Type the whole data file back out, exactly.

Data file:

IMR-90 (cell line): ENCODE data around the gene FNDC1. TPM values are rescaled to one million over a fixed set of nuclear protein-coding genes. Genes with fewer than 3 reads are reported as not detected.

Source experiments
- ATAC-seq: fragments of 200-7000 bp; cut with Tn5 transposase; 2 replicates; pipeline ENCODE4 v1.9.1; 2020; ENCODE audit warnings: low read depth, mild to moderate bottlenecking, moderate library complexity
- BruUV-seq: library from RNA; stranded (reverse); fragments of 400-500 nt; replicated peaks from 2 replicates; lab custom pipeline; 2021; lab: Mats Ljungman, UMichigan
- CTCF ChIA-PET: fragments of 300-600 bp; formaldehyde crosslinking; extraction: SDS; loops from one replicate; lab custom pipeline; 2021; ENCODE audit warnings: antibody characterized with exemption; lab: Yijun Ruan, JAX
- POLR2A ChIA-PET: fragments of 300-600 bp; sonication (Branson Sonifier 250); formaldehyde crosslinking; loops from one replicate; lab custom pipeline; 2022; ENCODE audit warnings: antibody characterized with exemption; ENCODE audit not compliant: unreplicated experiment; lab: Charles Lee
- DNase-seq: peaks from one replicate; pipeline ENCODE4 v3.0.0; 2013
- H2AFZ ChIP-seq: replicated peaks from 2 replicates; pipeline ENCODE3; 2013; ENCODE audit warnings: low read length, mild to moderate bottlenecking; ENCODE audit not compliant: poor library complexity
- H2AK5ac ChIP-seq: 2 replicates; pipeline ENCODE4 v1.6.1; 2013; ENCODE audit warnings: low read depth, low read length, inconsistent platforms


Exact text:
IMR-90 (cell line): ENCODE data around the gene FNDC1. TPM values are rescaled to one million over a fixed set of nuclear protein-coding genes. Genes with fewer than 3 reads are reported as not detected.

Source experiments
- ATAC-seq: fragments of 200-7000 bp; cut with Tn5 transposase; 2 replicates; pipeline ENCODE4 v1.9.1; 2020; ENCODE audit warnings: low read depth, mild to moderate bottlenecking, moderate library complexity
- BruUV-seq: library from RNA; stranded (reverse); fragments of 400-500 nt; replicated peaks from 2 replicates; lab custom pipeline; 2021; lab: Mats Ljungman, UMichigan
- CTCF ChIA-PET: fragments of 300-600 bp; formaldehyde crosslinking; extraction: SDS; loops from one replicate; lab custom pipeline; 2021; ENCODE audit warnings: antibody characterized with exemption; lab: Yijun Ruan, JAX
- POLR2A ChIA-PET: fragments of 300-600 bp; sonication (Branson Sonifier 250); formaldehyde crosslinking; loops from one replicate; lab custom pipeline; 2022; ENCODE audit warnings: antibody characterized with exemption; ENCODE audit not compliant: unreplicated experiment; lab: Charles Lee
- DNase-seq: peaks from one replicate; pipeline ENCODE4 v3.0.0; 2013
- H2AFZ ChIP-seq: replicated peaks from 2 replicates; pipeline ENCODE3; 2013; ENCODE audit warnings: low read length, mild to moderate bottlenecking; ENCODE audit not compliant: poor library complexity
- H2AK5ac ChIP-seq: 2 replicates; pipeline ENCODE4 v1.6.1; 2013; ENCODE audit warnings: low read depth, low read length, inconsistent platforms